Album Review : Run the Jewels 3 (2016)
Run the Jewels are a fairly new band. They were formed in 2013, not long after Killer Mike and El-P were introduced to one another by a Cartoon Network executive, managed to release three albums in a little over three years and conquer the heart of countless millennials (such as myself) with their old school songwriting, the contemporary edge of their beats and Killer Mike's activism and integrity. They're great dudes, making great hip-hop, which is a seducing, karma-free proposition in the age of social media driven hyperscrutiny. I had NEVER listened to Run the Jewels before last week, so I decided to put my money where my mouth was and put my second foot into their bandwagon. Run the Jewels 3 is a lot simpler than I would've thought. There's a lot to like about it, but it's not what I expected to be at all.
Killer Mike and El-P are old school lyricists. They have more in common with acts like EPMD and Method Man & Redman than their contemporaries. Sure, they're considerably more engaged, but their artistic process and their songwriting philosophy are similar. Ideas are not invariably on the forefront like, let's say, in Immortal Technique's music. Overall cohesiveness and musical purity are their prioritize. Take the opener Down for example, which is a great throwback song. It's a rather conventional, yet eloquently put, track about triumphing from adversity and becoming successful through hip-hop. There aren't any direct statement on it and it's fine. The star of this banger is El-P's silky smooth, subtle and layered beat, which effortlessly carries the song. Joi Gilliam's performance adds a quite enjoyable texture to the song as well. It's definitely one you want to hear with headphones on. There are subtle details and layer shifts to the beat that would be easy to miss otherwise.
Other favorites of mine on Run the Jewels 3 are: Talk to Me, Legend Has It, Stay Gold, Panther like a Panther and A Report to Shareholders/Kill your Masters. These songs feature both their most intricate and original beats and some of their most militant lyrics. I particularly enjoyed the message of Talk to Me, which shows Killer Mike understands the communication plague that swept through America in 2015-16 and shares an undoubtedly clear point of view on the matter: Born Black, that's dead on arrival/My job is to fight for survival/In spite of these #AllLivesMatter-ass white folk. If Talk to Me stands out through its militant lyrics and Down through its sick beat, Legend Has It probably features their boldest song structure. Killer Mike and El-P exchange 10 short, fast verses on a glitchy beat, which interestingly features a brass section. I thought this was a nice touch that highlighted both their old school and contemporary sensibilities. Legend Has It is technically and conceptually the most interesting song on Run the Jewels 3.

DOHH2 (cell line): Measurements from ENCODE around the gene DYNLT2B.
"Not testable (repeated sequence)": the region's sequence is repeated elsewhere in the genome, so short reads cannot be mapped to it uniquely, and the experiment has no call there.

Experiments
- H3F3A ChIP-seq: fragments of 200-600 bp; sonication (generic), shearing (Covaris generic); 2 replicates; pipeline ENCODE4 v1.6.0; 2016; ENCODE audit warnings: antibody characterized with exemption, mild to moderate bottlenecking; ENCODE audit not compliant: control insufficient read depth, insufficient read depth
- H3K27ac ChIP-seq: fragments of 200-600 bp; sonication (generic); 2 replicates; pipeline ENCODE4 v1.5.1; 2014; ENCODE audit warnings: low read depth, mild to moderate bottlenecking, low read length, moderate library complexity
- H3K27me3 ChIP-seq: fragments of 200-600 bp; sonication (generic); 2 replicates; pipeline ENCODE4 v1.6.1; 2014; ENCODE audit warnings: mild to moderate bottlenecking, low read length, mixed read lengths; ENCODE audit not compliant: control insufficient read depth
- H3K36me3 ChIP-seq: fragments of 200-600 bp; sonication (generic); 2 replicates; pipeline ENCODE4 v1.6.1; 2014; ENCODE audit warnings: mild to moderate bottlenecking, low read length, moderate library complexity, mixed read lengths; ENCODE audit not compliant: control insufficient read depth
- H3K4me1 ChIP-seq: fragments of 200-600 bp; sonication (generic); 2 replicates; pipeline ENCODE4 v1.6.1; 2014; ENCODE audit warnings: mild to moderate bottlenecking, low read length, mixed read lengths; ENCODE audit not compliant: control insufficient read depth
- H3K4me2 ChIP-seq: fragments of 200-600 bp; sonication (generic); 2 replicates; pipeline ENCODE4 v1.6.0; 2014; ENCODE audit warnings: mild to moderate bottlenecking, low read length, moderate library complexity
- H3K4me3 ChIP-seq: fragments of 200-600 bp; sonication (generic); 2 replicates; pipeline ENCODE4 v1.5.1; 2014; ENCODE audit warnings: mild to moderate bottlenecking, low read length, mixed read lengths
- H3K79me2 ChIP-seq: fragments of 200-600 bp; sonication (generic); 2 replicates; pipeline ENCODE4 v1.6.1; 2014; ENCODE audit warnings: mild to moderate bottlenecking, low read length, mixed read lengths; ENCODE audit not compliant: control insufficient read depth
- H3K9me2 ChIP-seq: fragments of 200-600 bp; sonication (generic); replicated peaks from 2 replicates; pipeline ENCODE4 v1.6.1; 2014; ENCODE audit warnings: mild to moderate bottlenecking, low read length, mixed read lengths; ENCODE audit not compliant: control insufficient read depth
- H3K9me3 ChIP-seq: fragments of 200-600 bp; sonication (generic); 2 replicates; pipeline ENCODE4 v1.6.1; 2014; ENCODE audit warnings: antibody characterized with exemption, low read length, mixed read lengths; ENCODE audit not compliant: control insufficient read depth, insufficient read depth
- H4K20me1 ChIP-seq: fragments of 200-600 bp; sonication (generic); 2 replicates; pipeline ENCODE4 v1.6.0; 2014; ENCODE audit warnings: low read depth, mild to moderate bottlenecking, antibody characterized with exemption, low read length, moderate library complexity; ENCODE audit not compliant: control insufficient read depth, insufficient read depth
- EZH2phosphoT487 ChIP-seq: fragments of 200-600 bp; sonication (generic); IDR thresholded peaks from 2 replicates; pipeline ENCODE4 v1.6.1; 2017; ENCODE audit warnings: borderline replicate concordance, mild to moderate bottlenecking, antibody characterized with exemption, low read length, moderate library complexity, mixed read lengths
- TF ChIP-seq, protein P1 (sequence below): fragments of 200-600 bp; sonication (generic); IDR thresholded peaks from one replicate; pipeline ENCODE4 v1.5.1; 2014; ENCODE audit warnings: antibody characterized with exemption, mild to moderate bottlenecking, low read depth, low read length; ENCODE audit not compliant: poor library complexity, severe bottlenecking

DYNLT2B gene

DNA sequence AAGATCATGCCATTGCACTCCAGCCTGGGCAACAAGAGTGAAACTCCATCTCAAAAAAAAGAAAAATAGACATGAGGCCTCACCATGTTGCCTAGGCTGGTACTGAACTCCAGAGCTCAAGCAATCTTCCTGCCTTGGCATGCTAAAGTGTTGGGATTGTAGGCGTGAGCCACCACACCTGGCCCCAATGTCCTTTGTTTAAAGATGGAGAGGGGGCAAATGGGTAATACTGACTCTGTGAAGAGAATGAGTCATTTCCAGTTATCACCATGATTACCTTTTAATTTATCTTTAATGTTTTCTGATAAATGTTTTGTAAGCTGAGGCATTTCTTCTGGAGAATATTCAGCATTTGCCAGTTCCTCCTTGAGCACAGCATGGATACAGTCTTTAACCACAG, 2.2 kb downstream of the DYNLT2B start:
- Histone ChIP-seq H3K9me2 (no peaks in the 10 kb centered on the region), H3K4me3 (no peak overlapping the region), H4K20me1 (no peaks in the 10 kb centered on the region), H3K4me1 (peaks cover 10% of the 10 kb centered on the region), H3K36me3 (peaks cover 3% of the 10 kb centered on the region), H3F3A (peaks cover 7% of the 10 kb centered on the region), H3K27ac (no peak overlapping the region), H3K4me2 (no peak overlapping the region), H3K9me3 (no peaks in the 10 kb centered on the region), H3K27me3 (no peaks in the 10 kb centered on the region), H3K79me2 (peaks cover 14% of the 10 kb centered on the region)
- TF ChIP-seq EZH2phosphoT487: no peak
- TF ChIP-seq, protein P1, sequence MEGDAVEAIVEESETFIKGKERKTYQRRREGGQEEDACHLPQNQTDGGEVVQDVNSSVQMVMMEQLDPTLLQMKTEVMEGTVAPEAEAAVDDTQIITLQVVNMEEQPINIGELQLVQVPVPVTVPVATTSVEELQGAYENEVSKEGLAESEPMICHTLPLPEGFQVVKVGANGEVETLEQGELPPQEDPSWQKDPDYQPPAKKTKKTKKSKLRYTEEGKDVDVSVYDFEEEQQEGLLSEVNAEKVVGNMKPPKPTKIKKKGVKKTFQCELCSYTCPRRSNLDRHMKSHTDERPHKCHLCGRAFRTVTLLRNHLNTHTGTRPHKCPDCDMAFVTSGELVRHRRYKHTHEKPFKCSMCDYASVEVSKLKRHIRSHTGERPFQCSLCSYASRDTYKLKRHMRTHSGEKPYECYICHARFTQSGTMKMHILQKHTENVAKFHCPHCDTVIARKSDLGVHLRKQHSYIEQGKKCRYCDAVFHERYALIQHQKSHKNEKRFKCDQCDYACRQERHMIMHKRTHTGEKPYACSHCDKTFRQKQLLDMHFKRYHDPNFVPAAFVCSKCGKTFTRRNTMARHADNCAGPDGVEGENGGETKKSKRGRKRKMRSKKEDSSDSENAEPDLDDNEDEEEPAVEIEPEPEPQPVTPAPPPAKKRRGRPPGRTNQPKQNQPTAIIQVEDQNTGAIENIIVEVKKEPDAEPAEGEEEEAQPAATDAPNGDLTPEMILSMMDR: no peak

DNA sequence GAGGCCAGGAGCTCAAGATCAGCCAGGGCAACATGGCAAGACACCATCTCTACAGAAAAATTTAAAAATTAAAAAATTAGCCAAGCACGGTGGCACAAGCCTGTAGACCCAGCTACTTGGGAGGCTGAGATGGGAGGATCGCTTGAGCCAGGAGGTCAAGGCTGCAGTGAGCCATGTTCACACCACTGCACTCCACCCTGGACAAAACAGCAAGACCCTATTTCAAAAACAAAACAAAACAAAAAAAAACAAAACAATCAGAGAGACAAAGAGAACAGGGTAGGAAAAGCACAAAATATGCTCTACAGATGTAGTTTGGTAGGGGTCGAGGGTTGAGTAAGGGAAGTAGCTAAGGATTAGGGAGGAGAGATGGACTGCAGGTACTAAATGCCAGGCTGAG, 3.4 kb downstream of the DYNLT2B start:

Since it's my first experience with Run the Jewels, I don't have any frame of reference to speak from but I did feel these was slightly too much material on the album. Killer Mike and El-P's songwriting is inherently competent, but there's a sense of unevenness on the album. Passed Call Ticketron (which I have a love/hate relationship with), Run the Jewels 3 becomes somewhat of a hit-and-miss album. It's not that any songs are openly bad, but some suffer from the powerful sense of identity of others. Thieves! Everybody Stay Calm and Oh Mama for example are more straightforward, lyrics-driven old school hip-hop, which unfortunately blend in the background. These are songs with a powerful message (Thieves! in particular) but they would've benefited more time in the studio in order to craft a better sense of identity.
I've enjoyed Run the Jewels 3 overall. I thought it was a paragon of passion and integrity in today's self-absorbed hip-hop scene. It delivered consistently strong, yet surprisingly diverse original content. Musically, I thought it felt rushed a little bit. Killer Mike and El-P announced the album in 2014, so maybe it suffered from a rush to the finish line like many long-anticipated projects do. Some of the beats on Run the Jewels 3 are intricate and terrific, but others are too simplistic and straightforward to stand out. It usually is a symptom of overthinking certain pieces. Run the Jewels are a go-to band in the contemporary hip-hop landscape for music lovers longing for the good ol' days of Wu-Tang Clan, Gang Starr and KRS-One. Killer Mike and El-P offer a savant mix of social activism, passionate beatmaking and musical integrity on Run the Jewels 3. They've SLIGHTLY overdone it, but the album is very much worth a spin nonetheless. Or two. Or Ten. There's a lot of bangers on there.